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NEW INTERNATIONAL TAX AND BUSINESS SERVICE Shortly before the holidays, the Firm provided each practice office with an initial supply of "Taxation in the United Kingdom," the first booklet in a new H&S International Tax and Business Service. By 1970, the Service may number 75 or more separate booklets on taxation and business for the countries of the world in which American businessmen are interested. The complete set will be packaged also in loose-leaf form and will fill a bookshelf of especially designed ring binders. Even after the first editions are completed, they will have to be continually updated. The binding of the booklets has been designed to permit supplementary pages to be added and obsolete pages replaced. The Service was conceived to fill our clients' need for general information on the tax structures of foreign countries and on other matters relevant to the conduct of business abroad. The concept and operating plan of the Service reflect the combined efforts of Thomas J. Graves and the Executive Office tax staff, with T. Milton Kupfer and Eger-ton W. Duncan taking leading roles. The technical resources that have been marshalled behind this project will not be fully apparent until the series is well under way. Many of our associated international offices will eventually be involved. Already they are preparing drafts on taxes in their own countries, following the general pattern established in "Taxation in the United Kingdom." The pattern will be varied to suit local conditions. Countries in which we have no offices will be covered by our nearby offices or by firms associated with us in serving our clients there. The tax booklets will describe in general terms a country's income tax and other principal taxes. A unique feature will be a chapter explaining the significant differences between the tax system in the country and our own. In the United Kingdom, for instance, items of income are taxable only if they fall in definite categories or "schedules." In the United States all items of income are taxable unless they fall within specific exclusions. Preparations for the Service got under way two years ago, when Ed Duncan came from Chicago to the Executive Office to be its editor. For many months now, drafts have been flowing in from our offices abroad for review in the Executive Office. Ed has had help in this review from Dwight Brown (Detroit), Zachary B. Shwal and Hugh A. Garnett (both Executive Office), and Professor Donald H. Skadden of the University of Illinois. Ed Duncan's job calls for keeping many balls in the air at once. So far, in addition to the completed booklet on the United Kingdom, he has piloted manuscripts on Puerto Rico and Australia through the involved editorial voyage to the point where they are on their way to the printer. Drafts on Uruguay, Peru, Canada, Venezuela, and The Netherlands are nearing completion and have been sent back to our offices there with various suggestions. The manuscripts in process, which also include Colombia, South Africa, Philippines, Mexico, Japan, India, and France, reflect the broad range of the countries to be covered eventually. "Most of the need for editing comes from communications difficulties," says Mr. Duncan. "Some are matters of minor words. In Australia, for instance, they talk about 'lodging' a return for what we mean by 'filing.' " Others are more complicated. Sometimes points which our international offices think can be glossed over will need special emphasis for complete understanding by our readers in the United States. For example, in some of the Commonwealth countries depreciation is allowed only on certain types of assets; other assets may not be depreciated even though used for business or income-producing purposes and even though the asset has a determinable useful life. The Commonwealth writer does not realize just how difficult it is to convince readers in the United States that this is a fact. Once the tax series is well established, the booklets on other business considerations will begin to appear. These will cover such matters as types of business organization which can be used in a country, any restrictions on nationality or residence of owners, incentives offered by governments to attract businesses to their country, and any regulation of currency, foreign exchange, imports or exports. No attempt is being made in the International Tax and Business Service to provide solutions to particular problems. The Service should, however, be useful to our practice offices in helping clients who have business abroad or who are considering whether or not to expand overseas. 9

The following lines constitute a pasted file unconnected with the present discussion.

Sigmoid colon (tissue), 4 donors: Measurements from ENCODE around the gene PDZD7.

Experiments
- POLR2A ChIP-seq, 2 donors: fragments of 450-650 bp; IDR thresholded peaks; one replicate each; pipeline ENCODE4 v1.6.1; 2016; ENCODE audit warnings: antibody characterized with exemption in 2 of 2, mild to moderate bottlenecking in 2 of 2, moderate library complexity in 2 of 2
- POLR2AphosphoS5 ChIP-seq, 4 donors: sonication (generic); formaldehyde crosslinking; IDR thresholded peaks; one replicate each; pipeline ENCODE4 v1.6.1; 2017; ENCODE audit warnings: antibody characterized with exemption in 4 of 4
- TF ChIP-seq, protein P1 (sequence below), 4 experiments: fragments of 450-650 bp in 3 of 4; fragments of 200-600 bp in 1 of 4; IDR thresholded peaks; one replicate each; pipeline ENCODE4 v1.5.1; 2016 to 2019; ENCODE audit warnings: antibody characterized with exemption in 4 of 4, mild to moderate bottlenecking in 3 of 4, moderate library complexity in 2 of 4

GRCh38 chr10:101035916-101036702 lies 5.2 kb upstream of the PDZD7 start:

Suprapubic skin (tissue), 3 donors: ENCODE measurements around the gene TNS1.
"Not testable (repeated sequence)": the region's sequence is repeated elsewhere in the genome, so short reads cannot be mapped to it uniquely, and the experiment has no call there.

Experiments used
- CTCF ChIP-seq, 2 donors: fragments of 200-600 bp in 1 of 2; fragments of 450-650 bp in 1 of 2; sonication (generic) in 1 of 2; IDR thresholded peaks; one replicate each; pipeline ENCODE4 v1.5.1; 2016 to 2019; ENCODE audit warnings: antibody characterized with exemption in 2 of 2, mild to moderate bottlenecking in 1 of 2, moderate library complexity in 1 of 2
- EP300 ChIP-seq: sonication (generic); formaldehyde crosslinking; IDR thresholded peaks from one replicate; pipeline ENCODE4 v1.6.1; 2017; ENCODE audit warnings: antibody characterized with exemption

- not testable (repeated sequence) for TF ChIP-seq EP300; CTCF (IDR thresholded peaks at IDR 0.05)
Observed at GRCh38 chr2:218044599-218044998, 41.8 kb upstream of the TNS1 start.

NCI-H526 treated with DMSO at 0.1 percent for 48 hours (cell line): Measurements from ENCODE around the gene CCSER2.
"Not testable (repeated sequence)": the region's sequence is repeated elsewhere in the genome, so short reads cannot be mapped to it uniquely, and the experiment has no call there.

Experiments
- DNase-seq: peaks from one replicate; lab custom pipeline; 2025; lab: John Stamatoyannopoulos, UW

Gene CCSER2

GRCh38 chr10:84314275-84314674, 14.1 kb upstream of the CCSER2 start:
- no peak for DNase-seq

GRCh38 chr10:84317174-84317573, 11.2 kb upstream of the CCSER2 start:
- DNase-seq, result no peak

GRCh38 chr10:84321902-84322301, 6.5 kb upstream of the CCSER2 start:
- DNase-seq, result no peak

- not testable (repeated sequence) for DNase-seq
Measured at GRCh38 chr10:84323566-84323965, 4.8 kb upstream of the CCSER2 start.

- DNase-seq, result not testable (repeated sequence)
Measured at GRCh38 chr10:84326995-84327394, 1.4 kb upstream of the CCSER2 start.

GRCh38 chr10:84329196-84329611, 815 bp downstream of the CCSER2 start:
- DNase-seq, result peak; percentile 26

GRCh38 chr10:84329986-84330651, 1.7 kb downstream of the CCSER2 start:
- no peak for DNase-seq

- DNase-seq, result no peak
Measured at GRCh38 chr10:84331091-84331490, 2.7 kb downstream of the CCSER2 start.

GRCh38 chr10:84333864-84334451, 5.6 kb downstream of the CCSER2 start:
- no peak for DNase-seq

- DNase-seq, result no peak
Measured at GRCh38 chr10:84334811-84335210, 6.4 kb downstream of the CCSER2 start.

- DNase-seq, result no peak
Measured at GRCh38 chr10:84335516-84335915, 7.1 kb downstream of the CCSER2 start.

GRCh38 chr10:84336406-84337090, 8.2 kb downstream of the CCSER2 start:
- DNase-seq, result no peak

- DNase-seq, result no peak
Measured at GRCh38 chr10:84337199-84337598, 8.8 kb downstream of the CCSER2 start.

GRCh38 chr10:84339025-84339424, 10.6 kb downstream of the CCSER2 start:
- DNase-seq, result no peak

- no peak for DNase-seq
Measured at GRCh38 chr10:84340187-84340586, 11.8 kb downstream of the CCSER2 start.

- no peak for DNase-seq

New international tax and business service
Taxation -- Accounting
Taxation -- Great Britain
Graves, Thomas J.
Kupfer, T. Milton
Duncan, Egerton W.
Garnett, Hugh A.
Skadden, Donald H.
Haskins & Sells. Executive Office
Haskins & Sells. Detroit Office
Haskins & Sells. Chicago Office
H&S Reports, Vol. 02, (1965 winter), p. 09
|Source||Originally published by: Haskins & Sells|
|Rights||Copyright and permission to republish held by: Deloitte|
|Format||PDF page image with corrected OCR scanned at 400 dpi|
|Collection||Deloitte Digital Collection|
|Digital Publisher||University of Mississippi Library. Accounting Collection|